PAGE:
Doell jumps into growing bridal industry with Little Big Farm Flowers
BLAIRSTOWN — There isn’t a sign on Heller Hill Road when you leave Hope Township and enter Blairstown, but as soon as you cross the town line, there is a small, red barn with a large sunflower logo for Little Big Farm’s Flowers.
Patti Doell has owned and operated the farm since 2006. Before that she worked at the New York Botanical Garden and then, in 2002, at The Good Hand Farm in Andover.
She and her sister also operated a landscaping business in Bergen County. All this experience plus some courses toward a certificate in horticulture helped her learn the flower business.
She decided to grow flowers when she and her husband, Kevin, bought the 6-acre property 13 years ago.
“Everyone has a vegetable farm,” she said.
The bulk of her business is weddings, she said. The wedding season is no longer just spring and summer, she said. “September is the new June.”
Doell offers three options for brides: She can do all the arrangements, some of the floral work or just provide flowers for the bride to do it herself. Some brides have Doell make the bouquets and boutonnieres but do the table arrangements themselves.
She said the average cost of wedding flowers in New Jersey is $2,000.
There are four wedding venues that make up a good deal of her business: Perona Farms in Andover; The Inn at Millrace Pond in Hope; Jack’s Barn; Waterloo Village in Byram Township; and Jack’s Barn in White Township.
She said she has thought about moving farther afield, possibly to Morris County, but then she would need a team.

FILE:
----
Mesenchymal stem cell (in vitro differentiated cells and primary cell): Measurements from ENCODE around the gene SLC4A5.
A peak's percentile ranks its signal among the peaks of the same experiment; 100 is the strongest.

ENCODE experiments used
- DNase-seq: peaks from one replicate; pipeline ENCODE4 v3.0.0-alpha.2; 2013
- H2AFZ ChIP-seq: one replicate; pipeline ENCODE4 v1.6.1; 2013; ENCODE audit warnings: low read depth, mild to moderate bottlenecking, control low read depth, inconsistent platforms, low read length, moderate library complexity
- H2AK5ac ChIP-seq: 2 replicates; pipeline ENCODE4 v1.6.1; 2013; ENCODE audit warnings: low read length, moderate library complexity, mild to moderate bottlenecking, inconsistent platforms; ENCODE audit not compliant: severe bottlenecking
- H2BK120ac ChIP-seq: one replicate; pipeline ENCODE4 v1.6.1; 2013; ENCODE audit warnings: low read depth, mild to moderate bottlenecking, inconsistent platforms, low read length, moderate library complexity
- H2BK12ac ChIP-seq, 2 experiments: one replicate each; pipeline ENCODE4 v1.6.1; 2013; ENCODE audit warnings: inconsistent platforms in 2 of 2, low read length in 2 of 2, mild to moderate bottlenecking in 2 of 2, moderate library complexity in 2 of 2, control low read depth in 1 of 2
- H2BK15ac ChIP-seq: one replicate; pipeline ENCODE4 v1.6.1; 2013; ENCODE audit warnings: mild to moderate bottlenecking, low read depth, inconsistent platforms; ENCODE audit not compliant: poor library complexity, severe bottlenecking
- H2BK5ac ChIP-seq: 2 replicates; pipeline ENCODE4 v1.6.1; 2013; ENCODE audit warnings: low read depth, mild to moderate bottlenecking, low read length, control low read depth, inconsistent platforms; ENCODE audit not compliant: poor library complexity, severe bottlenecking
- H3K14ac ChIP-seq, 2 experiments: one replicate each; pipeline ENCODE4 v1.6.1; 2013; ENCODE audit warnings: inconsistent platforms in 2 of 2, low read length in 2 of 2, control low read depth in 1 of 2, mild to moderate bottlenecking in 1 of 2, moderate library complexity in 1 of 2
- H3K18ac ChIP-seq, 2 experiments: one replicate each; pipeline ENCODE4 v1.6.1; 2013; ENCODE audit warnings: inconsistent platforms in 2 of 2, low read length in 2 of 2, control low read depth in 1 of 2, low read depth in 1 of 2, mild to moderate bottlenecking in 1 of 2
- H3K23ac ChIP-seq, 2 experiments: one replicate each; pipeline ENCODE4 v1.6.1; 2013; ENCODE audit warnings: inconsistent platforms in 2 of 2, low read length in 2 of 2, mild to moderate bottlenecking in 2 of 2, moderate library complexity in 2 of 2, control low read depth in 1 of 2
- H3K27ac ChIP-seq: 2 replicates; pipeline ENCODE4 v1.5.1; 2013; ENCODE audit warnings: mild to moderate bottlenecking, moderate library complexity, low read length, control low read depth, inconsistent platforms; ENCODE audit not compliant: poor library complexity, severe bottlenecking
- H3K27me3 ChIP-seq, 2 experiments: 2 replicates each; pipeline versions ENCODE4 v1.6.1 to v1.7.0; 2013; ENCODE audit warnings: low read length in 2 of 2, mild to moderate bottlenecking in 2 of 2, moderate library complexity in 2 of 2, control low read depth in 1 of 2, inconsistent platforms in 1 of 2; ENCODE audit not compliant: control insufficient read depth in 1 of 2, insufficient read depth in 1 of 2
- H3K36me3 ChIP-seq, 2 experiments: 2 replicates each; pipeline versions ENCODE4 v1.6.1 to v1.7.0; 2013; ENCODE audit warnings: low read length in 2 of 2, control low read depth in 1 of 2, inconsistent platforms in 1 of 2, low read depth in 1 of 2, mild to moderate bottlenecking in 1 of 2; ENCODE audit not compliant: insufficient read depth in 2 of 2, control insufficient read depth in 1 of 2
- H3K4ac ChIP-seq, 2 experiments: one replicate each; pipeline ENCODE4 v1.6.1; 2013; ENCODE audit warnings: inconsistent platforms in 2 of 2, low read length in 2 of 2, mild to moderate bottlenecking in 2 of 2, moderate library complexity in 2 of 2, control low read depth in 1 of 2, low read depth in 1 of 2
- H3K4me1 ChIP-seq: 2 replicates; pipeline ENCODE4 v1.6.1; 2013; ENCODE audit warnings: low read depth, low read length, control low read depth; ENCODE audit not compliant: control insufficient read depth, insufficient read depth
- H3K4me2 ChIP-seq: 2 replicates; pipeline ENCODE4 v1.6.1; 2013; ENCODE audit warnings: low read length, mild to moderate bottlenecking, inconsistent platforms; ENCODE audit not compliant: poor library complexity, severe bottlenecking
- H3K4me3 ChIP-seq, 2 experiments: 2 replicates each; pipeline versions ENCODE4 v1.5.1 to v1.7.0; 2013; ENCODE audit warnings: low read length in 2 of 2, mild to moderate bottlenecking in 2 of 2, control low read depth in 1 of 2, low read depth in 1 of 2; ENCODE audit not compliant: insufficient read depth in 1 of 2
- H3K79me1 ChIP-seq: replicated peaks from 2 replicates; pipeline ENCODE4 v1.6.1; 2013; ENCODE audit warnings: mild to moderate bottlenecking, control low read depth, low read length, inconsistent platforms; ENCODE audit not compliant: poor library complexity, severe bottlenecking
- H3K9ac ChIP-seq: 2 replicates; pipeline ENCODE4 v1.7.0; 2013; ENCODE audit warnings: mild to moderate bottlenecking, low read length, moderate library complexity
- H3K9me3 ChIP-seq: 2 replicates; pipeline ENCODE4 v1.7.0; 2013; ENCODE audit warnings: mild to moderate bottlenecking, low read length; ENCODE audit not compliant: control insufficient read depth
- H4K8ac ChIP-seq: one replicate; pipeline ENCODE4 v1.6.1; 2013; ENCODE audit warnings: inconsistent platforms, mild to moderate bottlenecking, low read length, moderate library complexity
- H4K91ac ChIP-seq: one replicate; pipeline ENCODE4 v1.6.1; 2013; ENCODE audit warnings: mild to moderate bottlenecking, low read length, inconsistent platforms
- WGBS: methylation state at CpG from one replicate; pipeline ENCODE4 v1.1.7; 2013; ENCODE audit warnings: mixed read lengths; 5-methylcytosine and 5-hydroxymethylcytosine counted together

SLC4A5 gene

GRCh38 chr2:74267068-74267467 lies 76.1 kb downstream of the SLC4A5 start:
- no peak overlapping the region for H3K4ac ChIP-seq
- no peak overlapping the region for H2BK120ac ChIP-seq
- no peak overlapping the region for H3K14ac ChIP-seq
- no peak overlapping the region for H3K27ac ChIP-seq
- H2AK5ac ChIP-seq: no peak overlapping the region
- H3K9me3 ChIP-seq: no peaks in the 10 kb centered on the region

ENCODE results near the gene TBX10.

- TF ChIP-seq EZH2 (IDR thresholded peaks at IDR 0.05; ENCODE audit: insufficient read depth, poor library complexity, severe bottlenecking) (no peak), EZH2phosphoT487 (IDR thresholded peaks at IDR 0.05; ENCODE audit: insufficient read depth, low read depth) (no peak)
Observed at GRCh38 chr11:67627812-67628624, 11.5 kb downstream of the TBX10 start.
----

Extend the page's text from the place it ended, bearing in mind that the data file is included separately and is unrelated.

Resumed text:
“It’s just me and a couple of high school or college kids,” she said, noting that wouldn’t be enough staff for the large weddings that are common closer to New York City.
More and more people come out to western New Jersey for weddings, she said.
She also sells flowers to businesses, such as restaurants.
The farm offers various sizes of buckets for bulk flowers.
Doell is considering creating a CSA for flowers as well.
About two acres of the farm are devoted to the flowers.
The original plot is at the bottom of a slight slope and is cooler than the newer field which is on the slope. The fields have cover crop planted now, including a mustard cover.
The original plot now has perennials: Peonies, hydrangeas, bluebell, yarrow, Joe Pye and others. The upland fields hold zinnias, sunflowers, dahlias, cosmos and other annuals. Doell practices succession planting.
“We don’t plant once and walk away,” she said, “so we can do a lot on a small piece with no tractor.”
Patti and Kevin Doell also built a hoop house for other flowers.
She doesn’t grow bachelor buttons, although she used to. She gave up because there are not many flowers for all the greenery. She does plant gonfreena in many colors.
“Tastes change,” she said. Dahlias are big now and they are versatile and tough, but other flowers may come into vogue.
The flowers are organically farmed. Deer fencing and Buttercup, the farm collie, keep deer damage down.
Buttercup also handles groundhog control. Smaller rodents are the work of Noodles and Clementine, the barn cats.
An 1850s dairy barn is Doell’s workshop, including a large workbench and a cooler that can be heated in winter for bulbs, plus two heated cat beds for the rodent control team. Kevin Doell rebuilt the barn for his wife.
Before selling from the farm or doing many weddings, Doell was a founder of the Blairstown Farmers’ Market. She worked with the Foodshed Alliance to get past the township’s recalcitrance to allow the market.
Doell was just elected to the North Warren Regional Board of Education.
Her two boys, Henry and Lucas attend North Warren and are active in its award-winning marching band.
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